Among the Loyalists: Despite Defeat, Admiration for Gaddafi

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Daniel Berehulak / Getty Images

A pro-Gaddafi loyalist is interrogated after surrendering to Libyan Rebel soldiers on August 26, 2011 in Tripoli, Libya.

When rebel forces entered the Libyan capital of Tripoli Sunday night, many Libyans celebrated. In Benghazi, small children in cars waved the rebels' flag as their parents honked horns. Outside the courthouse, people danced as fireworks lit up the sky. But not all Libyans are rejoicing. Many still harbor strong feelings for the deposed leader Muammar Gaddafi despite the atrocities his forces committed during the country's revolution.

In the Khandaq prison just outside Tripoli, a small padlock bolts a metal door to a room the size of a basketball gym. Inside, 40-odd Libyans and foreigners sit on mattresses that hug the walls. The rebels say the inmates are an assortment of Gaddafi troops and foreign mercenaries. Though most deny they fought for the ousted leader, they nevertheless expressed admiration for him.

"Gaddafi gave us freedom," boasted Walid Fath Allah. The 21 year-old explained how he came from the city of Sebha, about 400 miles south of Tripoli, along with his cousin to help fight the rebels around Aug. 6. He was given one day of military training before he was sent to the front. Gaddafi loyalists promised him $200 dollars after three months, but Fath Allah said he did not take up arms for the money. "I believed in him. I wanted to help him squash those fighting him." The dark-skinned man who looked hardly older than a teenager explained that though Arab satellite channels showed pictures of rebel fighters who looked much like other Libyans, he still believed Gaddafi when he declared them to be foreign terrorists.

Fath Allah noted that his support for Gaddafi was not an isolated case. Despite the fact that Sebha suffered electricity and water shortages during the six month revolution, he recalled how many of its residents still backed Gaddafi all the way to his fall.

Fath Allah's story is not surprising. Ever since Gaddafi's revolution 42 years ago, he favored Sebha and the villages around it. The Libyan leader showered the impoverished area with lavish funds and infrastructure projects. But Gaddafi's motives were far from altruistic. The monarchy his revolutionary comrades overthrew drew its backing from the eastern areas around Benghazi, leaving the new leader wary of its notables and residents. Gaddafi sought to create an alternative base of support. His long time deputy Abd al-Salam Jalud hailed from the area and persuaded Gaddafi to draw his security forces from the region's population.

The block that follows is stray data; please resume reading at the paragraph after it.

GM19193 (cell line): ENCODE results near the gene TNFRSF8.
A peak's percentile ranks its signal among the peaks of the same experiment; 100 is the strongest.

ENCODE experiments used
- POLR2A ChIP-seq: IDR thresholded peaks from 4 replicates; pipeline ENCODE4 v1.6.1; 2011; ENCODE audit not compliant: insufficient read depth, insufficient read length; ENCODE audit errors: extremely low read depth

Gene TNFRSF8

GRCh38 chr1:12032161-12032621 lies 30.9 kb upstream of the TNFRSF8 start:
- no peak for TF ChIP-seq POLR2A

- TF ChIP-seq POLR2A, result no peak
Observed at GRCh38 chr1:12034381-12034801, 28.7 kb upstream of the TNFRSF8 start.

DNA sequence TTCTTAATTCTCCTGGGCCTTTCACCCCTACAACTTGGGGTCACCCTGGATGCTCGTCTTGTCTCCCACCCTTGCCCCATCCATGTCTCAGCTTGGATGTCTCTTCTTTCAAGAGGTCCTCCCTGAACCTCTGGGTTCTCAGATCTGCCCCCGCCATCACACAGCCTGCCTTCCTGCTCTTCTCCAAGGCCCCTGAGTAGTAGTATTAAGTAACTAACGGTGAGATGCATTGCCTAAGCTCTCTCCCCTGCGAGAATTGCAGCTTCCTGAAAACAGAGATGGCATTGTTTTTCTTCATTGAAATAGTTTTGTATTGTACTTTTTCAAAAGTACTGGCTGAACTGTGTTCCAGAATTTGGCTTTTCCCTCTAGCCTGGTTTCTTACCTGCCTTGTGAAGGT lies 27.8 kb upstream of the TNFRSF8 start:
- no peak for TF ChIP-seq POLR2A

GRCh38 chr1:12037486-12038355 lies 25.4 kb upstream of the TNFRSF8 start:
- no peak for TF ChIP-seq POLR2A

His decision paid off during this new revolution. The Benghazi-based rebels never made the same type of inroads in Sebha and its environs that they did in other parts of the country.

Like Fath Allah, Hamid Dakhil comes from the vicinity of Sebha. The 29 year-old former soldier was born in Shati, about 40 miles north of Sebha. He related how a number of young men from his area decided to travel to Tripoli to join Gaddafi's forces. Much like Sebha, the city was plagued by long gas lines and a lack of food supplies. But the hardships did not persuade its residents to turn on their beleaguered leader. "We only knew Gaddafi from childhood," he declared as rebel soldiers brought his fellow prisoners stacks of tin foil wrapped trays filled with rice and dates. "Our parents told us he was a good man and he built the city."

It is not only people from Libya's southern provinces that profess admiration for a leader despised by most of the world. On a street corner in the Gargaresh quarter of Tripoli, a man who refused to tell a foreigner his last name fiddled with his cellphone. "Gaddafi was a good man," said Umar. Inside a nearby grocery store, people were stocking up on bottled water, a necessity since the capital's water supply has been cut. "These people," he said pointing to young men armed with Russian Kalashnikovs and Belgian FN rifles, "I don't know what they will do."

Though Gaddafi has lost his capital and President Barack Obama said the Libyan leader and his cohorts "need to recognize his rule has come to an end," the strongman's supporters continue to battle rebel forces in cities such as Bin Jawad and Zuwara. And with Libyans like Fath Allah and Dakhil still willing to support a man the world has written off, it may be some time before the fight in the country ends.